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Old 09-12-2008, 07:57 AM
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bojan is offline
Join Date: Jul 2006
Location: Mt Waverley, VIC
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Originally Posted by [1ponders] View Post
The other thing you need to remeber too Kirk is that if you double your f/ratio (f/5 > f/10) Then you increase the time required to achieve the same level of brightness by a factor of 4. Now this may not be a problem with widefield, but for narrow field work increasing an exposure from 5 min to 20 min puts a lot more demand on your mount's quality and autoguiding abilities.
Paul, I have a small correction to the above..
That depends on how f/ratio was increased, and what objects are in question.
The increase of f/ratio with barlow will have the effect you are mentioning (longer exposure time required), but on "spread" objects only, like nebulae (which have surface brightness) .. Stars, however, being spot-like light sources, will leave roughly the same number of photons per pixel (unless FL is increased such that star images become bigger than pixels, in which case they will start to behave like nebulae as well).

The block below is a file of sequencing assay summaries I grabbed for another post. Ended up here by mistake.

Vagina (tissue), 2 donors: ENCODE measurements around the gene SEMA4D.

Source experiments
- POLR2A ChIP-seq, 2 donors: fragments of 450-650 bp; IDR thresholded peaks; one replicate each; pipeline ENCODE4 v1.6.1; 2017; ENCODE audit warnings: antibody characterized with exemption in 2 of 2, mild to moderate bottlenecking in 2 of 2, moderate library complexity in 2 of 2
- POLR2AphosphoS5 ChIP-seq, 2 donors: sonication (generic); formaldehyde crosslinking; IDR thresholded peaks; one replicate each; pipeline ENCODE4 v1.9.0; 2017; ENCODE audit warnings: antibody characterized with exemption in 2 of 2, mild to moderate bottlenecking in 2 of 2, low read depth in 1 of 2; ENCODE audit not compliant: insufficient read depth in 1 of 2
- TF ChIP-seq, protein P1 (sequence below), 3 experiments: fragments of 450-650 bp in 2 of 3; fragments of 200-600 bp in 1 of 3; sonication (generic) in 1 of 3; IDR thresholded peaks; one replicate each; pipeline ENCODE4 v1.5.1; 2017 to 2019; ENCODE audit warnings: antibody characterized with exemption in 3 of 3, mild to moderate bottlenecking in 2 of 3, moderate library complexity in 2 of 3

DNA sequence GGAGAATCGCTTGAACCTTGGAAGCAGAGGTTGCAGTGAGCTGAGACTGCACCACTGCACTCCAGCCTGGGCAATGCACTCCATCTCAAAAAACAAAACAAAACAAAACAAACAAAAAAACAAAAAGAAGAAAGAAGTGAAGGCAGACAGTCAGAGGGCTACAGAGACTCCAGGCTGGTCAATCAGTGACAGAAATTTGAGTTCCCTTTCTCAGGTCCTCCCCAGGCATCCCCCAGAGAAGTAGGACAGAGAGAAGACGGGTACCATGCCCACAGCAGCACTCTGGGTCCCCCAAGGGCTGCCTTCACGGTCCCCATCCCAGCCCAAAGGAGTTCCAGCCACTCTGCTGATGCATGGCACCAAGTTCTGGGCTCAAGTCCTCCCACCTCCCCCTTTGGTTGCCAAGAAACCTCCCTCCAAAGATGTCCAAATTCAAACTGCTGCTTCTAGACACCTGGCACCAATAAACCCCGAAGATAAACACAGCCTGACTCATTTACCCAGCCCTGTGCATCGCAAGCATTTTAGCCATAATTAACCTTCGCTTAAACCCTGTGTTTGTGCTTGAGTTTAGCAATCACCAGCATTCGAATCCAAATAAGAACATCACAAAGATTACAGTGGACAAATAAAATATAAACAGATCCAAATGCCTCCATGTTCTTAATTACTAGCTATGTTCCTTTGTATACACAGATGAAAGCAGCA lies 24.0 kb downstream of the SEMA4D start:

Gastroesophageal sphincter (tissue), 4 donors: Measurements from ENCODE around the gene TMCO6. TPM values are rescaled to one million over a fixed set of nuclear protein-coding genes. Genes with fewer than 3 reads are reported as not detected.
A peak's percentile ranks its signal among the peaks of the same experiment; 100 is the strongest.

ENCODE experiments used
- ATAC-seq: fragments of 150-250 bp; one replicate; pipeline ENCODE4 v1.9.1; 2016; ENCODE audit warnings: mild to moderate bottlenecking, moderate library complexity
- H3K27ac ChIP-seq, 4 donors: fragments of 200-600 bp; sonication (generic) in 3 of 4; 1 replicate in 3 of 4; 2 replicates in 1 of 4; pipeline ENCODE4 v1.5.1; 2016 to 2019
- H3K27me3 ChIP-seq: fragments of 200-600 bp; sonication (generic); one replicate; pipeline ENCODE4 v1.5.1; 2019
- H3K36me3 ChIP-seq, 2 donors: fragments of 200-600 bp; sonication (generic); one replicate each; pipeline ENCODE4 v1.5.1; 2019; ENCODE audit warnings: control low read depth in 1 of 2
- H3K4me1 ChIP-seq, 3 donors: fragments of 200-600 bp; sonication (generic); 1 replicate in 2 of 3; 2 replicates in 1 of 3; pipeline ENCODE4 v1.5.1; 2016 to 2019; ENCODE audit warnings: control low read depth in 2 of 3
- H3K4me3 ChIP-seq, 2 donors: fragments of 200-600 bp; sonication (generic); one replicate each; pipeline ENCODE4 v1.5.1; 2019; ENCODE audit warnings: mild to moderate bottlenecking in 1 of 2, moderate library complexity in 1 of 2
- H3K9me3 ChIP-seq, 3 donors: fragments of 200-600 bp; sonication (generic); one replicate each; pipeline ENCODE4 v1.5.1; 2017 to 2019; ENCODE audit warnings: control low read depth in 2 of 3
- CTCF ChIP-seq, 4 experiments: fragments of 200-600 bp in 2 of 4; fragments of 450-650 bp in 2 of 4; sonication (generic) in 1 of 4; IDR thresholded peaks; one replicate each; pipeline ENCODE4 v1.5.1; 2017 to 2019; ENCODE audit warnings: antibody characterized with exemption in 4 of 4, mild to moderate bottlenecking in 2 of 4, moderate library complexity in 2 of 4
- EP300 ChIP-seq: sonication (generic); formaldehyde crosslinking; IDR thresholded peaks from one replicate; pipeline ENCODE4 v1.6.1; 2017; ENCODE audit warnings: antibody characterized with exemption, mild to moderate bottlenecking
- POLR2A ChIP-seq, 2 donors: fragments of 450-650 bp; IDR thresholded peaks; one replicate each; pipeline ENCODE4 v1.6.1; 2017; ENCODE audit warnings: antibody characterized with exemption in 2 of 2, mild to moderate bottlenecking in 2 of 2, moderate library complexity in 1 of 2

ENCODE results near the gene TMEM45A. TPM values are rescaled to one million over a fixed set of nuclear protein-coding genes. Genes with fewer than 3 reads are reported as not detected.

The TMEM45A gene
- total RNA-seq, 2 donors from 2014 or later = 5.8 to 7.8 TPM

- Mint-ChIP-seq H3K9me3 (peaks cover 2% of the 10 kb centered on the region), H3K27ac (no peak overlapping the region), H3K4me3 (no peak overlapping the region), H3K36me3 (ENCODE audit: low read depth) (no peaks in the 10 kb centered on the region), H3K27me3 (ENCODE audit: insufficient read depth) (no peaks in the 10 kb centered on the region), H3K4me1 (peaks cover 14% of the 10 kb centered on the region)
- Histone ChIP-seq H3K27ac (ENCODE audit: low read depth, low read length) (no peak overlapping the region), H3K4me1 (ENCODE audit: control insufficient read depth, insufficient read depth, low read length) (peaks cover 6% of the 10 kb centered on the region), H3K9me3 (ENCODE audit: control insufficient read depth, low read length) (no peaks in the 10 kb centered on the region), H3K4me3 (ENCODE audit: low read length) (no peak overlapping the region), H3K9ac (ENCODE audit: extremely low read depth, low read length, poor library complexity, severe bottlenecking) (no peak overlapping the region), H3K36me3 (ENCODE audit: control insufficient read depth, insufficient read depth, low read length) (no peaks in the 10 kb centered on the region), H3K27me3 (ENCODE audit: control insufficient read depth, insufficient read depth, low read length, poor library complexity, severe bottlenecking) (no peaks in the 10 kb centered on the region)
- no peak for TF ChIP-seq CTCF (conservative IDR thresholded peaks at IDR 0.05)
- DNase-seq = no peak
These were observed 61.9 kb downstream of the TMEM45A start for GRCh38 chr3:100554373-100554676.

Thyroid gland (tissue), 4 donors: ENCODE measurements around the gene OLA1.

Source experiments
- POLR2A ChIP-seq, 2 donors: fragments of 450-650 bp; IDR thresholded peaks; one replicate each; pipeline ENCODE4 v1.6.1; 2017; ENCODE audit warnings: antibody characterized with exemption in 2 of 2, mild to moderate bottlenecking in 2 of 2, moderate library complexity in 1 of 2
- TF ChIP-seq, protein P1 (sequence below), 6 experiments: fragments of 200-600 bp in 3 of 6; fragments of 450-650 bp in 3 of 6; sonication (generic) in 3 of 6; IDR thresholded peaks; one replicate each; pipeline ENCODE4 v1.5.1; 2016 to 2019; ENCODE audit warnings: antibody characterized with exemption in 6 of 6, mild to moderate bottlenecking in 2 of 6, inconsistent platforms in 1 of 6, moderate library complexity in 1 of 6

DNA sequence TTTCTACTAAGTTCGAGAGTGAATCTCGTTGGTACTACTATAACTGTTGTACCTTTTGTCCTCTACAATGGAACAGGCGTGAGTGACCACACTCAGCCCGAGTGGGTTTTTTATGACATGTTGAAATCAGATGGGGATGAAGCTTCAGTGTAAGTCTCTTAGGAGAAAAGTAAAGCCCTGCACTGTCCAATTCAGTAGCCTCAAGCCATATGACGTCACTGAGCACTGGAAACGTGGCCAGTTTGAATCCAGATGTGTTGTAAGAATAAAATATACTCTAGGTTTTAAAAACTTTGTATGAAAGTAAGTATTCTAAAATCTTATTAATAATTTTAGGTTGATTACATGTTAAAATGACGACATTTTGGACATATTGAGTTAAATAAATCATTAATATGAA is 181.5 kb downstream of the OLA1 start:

Increasing of f/ratio while keeping the same FL means actually smaller aperture. Then everything fades exactly as you described

Last edited by bojan; 09-12-2008 at 08:11 AM.
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